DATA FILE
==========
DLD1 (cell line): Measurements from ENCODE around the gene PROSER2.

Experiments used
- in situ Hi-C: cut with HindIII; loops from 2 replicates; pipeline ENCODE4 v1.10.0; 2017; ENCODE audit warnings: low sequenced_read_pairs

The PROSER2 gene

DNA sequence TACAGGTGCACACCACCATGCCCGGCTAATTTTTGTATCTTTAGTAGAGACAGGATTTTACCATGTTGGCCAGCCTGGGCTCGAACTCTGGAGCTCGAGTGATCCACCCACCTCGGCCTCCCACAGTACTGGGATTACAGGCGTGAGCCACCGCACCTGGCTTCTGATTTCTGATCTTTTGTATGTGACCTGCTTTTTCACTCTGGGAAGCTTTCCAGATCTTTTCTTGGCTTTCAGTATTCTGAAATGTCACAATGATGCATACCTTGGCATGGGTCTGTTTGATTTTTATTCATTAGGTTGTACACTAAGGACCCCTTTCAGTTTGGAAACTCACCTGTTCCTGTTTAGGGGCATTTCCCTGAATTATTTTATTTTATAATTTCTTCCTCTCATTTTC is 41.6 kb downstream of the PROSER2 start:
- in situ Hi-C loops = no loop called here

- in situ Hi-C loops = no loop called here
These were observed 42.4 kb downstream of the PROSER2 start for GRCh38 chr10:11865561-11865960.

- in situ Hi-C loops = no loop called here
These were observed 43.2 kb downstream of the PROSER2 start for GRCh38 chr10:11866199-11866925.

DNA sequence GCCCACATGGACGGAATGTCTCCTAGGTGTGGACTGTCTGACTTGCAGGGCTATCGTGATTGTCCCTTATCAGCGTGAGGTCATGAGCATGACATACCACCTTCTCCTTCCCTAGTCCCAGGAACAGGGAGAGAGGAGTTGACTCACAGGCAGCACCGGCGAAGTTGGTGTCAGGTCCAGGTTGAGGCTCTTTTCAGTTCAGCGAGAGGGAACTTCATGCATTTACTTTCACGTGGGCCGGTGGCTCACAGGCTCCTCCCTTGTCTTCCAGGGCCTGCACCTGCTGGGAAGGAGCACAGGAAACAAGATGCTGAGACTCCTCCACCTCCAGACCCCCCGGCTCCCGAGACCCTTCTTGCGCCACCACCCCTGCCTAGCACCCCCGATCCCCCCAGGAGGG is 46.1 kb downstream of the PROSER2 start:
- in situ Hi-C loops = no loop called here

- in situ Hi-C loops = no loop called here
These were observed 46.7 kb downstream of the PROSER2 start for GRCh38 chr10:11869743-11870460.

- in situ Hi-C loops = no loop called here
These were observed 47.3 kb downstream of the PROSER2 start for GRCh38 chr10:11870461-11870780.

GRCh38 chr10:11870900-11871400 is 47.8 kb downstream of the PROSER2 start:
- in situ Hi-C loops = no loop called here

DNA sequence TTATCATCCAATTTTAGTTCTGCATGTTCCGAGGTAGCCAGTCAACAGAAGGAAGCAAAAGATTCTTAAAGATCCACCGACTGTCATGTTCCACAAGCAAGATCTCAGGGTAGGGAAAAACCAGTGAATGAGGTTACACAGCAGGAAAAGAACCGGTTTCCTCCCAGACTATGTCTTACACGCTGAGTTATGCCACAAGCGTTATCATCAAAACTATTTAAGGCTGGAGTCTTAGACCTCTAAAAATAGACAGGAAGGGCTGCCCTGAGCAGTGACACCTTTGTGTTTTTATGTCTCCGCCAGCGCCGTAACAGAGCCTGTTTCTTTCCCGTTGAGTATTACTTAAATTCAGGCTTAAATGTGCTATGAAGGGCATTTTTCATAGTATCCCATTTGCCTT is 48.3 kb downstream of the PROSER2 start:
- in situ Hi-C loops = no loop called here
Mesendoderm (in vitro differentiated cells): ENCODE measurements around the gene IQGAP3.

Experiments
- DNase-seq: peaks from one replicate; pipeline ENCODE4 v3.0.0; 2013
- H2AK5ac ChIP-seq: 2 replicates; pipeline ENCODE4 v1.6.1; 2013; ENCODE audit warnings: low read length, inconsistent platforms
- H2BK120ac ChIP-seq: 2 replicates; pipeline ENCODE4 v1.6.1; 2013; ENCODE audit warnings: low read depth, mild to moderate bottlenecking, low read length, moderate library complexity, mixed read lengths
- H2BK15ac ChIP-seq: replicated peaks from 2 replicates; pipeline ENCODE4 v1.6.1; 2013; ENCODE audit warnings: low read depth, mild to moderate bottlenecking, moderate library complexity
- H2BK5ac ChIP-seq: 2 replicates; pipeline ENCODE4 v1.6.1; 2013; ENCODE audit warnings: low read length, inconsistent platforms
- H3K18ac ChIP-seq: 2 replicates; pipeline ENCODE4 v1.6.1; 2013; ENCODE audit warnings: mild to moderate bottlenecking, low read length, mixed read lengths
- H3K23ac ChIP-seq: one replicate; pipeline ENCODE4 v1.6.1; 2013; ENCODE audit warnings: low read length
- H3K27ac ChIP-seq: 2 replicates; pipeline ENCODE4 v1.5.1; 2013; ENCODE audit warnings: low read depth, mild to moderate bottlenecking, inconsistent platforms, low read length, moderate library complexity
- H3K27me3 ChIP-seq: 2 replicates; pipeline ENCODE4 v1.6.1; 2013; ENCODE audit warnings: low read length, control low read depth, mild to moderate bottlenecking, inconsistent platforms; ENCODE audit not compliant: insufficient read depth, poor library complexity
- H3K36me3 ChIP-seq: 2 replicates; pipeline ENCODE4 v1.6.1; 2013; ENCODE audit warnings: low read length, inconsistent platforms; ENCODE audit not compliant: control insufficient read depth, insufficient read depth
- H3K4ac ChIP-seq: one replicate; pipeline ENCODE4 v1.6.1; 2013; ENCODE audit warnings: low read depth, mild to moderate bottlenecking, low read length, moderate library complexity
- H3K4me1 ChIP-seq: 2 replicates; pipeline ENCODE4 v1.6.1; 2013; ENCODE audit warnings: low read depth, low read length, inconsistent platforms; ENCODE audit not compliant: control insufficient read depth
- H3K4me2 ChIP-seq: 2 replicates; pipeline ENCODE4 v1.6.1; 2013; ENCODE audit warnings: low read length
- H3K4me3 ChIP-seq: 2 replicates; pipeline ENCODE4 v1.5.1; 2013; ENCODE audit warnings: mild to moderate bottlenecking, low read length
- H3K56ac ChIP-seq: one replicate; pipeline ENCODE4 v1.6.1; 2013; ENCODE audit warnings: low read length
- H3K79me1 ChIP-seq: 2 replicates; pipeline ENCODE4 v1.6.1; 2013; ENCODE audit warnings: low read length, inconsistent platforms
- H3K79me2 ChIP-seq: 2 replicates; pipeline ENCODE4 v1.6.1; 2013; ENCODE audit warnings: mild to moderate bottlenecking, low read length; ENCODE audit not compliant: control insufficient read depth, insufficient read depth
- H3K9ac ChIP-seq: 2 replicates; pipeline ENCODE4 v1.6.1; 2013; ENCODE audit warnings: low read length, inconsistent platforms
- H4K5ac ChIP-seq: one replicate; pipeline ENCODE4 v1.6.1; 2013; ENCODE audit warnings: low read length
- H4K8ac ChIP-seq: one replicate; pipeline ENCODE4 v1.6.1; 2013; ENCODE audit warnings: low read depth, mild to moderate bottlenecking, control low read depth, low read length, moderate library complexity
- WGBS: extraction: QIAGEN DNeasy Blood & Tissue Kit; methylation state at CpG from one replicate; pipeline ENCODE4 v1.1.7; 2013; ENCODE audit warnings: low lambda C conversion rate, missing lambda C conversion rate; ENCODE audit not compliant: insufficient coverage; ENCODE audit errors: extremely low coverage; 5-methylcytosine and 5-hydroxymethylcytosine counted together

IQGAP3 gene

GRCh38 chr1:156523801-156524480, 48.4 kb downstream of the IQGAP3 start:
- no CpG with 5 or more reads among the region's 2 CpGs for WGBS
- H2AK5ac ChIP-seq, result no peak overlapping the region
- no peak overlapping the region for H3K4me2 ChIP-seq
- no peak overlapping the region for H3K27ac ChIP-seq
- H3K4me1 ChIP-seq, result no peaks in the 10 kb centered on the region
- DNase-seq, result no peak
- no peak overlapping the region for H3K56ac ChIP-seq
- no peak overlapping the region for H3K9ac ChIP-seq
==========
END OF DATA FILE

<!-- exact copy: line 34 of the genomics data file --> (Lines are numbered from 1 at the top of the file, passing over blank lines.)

- H3K4me1 ChIP-seq: 2 replicates; pipeline ENCODE4 v1.6.1; 2013; ENCODE audit warnings: low read depth, low read length, inconsistent platforms; ENCODE audit not compliant: control insufficient read depth